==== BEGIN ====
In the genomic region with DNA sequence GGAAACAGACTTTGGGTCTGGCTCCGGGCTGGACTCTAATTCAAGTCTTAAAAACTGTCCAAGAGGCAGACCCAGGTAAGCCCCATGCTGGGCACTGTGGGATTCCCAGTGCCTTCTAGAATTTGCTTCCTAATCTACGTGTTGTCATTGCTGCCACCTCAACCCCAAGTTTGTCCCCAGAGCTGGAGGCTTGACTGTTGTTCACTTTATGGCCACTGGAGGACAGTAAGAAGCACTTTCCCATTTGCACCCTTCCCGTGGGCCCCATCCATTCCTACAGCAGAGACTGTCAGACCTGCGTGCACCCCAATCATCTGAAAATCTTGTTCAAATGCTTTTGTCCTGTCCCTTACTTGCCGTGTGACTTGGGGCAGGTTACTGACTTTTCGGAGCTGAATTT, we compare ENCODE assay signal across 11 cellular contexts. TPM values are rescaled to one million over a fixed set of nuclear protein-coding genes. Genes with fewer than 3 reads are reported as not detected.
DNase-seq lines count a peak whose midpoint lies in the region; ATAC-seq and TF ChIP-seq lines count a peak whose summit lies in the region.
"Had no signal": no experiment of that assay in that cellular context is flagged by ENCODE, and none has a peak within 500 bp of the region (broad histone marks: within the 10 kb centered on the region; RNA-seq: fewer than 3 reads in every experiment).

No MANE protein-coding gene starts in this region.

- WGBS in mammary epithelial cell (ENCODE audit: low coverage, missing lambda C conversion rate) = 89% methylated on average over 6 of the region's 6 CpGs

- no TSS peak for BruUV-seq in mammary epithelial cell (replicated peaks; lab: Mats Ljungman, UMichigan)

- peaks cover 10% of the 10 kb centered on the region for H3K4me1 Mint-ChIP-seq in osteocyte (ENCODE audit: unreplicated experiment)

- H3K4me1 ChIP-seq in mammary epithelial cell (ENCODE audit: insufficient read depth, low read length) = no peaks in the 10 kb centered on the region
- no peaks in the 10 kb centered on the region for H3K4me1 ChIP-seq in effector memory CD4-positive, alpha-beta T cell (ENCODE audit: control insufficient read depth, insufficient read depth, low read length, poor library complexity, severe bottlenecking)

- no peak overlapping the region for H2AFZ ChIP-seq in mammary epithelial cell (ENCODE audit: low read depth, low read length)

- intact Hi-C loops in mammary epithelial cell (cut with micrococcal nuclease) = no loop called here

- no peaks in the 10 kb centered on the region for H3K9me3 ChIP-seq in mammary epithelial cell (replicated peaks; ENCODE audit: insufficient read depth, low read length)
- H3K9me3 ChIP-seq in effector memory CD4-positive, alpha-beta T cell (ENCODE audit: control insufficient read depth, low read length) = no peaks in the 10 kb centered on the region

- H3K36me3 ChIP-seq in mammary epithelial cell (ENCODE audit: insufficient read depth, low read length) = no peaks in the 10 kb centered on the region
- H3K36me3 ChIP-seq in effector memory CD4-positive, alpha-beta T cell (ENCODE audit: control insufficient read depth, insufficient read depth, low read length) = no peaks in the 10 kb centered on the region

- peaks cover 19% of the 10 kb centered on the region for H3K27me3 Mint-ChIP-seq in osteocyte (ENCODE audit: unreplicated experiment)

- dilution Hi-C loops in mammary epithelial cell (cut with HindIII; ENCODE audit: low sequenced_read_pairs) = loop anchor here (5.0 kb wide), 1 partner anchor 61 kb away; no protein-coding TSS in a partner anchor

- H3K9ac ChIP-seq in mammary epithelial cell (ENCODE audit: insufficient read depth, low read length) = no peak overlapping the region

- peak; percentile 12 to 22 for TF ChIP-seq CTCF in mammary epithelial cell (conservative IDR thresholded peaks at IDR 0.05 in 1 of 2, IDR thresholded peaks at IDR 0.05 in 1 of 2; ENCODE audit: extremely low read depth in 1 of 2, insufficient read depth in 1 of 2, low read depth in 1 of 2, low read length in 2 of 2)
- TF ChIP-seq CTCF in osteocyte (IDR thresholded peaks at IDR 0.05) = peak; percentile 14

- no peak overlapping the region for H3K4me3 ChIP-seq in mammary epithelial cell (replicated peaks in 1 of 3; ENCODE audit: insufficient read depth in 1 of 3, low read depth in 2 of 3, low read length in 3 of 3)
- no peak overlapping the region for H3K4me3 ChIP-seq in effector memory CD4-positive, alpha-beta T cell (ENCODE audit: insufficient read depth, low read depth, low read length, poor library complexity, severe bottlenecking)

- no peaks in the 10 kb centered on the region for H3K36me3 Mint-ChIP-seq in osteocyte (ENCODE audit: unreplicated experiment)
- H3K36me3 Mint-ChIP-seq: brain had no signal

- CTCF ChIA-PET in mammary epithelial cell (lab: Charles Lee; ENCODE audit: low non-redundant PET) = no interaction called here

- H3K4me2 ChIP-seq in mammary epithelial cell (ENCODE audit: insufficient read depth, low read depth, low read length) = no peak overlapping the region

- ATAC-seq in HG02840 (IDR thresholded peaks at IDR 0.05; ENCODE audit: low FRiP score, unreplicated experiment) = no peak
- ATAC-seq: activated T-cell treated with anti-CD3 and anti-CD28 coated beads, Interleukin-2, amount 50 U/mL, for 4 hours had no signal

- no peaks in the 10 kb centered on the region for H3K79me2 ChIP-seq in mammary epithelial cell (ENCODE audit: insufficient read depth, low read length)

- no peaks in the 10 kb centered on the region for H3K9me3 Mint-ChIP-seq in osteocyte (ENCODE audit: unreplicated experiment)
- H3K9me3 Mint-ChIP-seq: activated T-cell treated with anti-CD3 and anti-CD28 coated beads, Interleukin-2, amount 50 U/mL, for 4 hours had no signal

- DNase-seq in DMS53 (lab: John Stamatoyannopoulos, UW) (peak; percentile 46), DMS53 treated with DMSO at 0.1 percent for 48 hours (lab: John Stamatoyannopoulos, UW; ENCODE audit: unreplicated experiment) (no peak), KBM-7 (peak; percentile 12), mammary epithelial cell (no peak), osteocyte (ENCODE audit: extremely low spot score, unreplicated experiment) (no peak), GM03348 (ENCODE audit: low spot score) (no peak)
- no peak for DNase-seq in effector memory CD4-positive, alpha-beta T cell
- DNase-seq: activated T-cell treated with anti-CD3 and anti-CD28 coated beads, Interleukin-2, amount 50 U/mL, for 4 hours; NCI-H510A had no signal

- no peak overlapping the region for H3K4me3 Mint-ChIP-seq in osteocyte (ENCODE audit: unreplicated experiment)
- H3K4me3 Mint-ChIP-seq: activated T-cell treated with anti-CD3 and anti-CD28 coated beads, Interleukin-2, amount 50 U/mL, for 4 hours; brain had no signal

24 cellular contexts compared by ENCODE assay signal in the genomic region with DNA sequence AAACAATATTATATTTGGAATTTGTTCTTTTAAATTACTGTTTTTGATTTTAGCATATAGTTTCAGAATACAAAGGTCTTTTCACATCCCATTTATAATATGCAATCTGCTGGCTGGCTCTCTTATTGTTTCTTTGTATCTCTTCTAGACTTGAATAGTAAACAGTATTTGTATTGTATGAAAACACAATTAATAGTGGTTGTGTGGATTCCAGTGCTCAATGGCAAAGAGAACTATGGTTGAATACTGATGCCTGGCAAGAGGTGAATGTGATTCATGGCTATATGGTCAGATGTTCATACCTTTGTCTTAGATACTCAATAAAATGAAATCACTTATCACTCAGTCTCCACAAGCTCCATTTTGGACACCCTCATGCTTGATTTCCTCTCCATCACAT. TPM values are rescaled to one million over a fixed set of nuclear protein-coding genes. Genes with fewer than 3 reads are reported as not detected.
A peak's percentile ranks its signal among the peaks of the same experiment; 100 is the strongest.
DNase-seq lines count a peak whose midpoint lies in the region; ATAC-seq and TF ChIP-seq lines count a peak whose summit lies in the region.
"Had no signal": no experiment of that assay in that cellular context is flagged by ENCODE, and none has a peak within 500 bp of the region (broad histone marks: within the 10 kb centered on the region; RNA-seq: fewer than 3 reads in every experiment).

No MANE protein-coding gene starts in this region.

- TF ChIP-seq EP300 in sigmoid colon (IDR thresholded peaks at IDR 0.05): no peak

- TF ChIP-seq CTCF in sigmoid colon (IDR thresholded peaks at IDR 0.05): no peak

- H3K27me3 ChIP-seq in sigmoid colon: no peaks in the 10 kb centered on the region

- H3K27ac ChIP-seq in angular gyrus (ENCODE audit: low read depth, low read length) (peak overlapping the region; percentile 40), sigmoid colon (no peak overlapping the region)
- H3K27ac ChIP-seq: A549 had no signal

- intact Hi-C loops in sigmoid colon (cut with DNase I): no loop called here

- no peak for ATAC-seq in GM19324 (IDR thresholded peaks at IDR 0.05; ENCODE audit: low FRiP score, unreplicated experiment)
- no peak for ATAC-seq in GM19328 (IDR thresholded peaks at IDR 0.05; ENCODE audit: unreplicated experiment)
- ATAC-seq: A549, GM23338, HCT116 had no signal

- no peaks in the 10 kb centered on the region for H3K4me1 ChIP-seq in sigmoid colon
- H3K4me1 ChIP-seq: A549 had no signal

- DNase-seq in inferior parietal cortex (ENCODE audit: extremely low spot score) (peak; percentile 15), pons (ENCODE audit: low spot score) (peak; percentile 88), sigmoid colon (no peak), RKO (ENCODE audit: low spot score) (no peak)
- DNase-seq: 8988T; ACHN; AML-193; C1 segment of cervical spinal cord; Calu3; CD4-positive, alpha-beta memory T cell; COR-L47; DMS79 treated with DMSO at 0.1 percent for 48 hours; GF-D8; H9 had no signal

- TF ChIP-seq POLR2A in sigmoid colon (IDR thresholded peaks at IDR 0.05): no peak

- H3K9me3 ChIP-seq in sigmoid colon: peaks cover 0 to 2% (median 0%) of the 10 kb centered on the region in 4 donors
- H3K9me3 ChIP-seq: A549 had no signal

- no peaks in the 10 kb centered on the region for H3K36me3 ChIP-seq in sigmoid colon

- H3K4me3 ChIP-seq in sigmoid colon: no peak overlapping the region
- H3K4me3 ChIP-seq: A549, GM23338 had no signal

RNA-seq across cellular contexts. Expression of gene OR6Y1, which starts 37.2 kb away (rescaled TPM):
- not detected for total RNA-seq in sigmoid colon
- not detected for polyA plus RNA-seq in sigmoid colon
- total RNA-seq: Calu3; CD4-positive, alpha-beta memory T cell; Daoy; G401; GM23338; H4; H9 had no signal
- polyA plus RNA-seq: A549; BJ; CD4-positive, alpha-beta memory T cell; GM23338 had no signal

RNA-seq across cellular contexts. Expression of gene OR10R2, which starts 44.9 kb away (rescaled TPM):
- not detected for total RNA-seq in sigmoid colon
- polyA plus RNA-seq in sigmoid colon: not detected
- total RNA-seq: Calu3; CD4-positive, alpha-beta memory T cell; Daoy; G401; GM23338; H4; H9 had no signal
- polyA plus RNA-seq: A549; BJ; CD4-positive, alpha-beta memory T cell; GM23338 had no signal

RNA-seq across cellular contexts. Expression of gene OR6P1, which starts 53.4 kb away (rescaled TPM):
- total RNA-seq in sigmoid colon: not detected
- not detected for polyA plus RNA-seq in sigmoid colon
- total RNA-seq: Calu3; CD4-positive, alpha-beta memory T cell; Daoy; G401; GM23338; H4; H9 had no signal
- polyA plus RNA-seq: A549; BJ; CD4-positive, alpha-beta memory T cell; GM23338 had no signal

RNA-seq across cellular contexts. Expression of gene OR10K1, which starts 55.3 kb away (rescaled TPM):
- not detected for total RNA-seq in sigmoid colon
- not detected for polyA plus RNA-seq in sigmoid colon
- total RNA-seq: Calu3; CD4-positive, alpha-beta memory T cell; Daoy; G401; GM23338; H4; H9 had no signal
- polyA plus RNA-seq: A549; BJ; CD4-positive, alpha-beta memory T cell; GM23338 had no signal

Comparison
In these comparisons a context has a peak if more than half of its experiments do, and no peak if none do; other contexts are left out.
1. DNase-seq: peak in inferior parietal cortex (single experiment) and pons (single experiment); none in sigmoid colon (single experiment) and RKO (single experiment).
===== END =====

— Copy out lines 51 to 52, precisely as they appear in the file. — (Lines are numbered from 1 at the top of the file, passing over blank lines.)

- no peaks in the 10 kb centered on the region for H3K4me1 ChIP-seq in sigmoid colon
- H3K4me1 ChIP-seq: A549 had no signal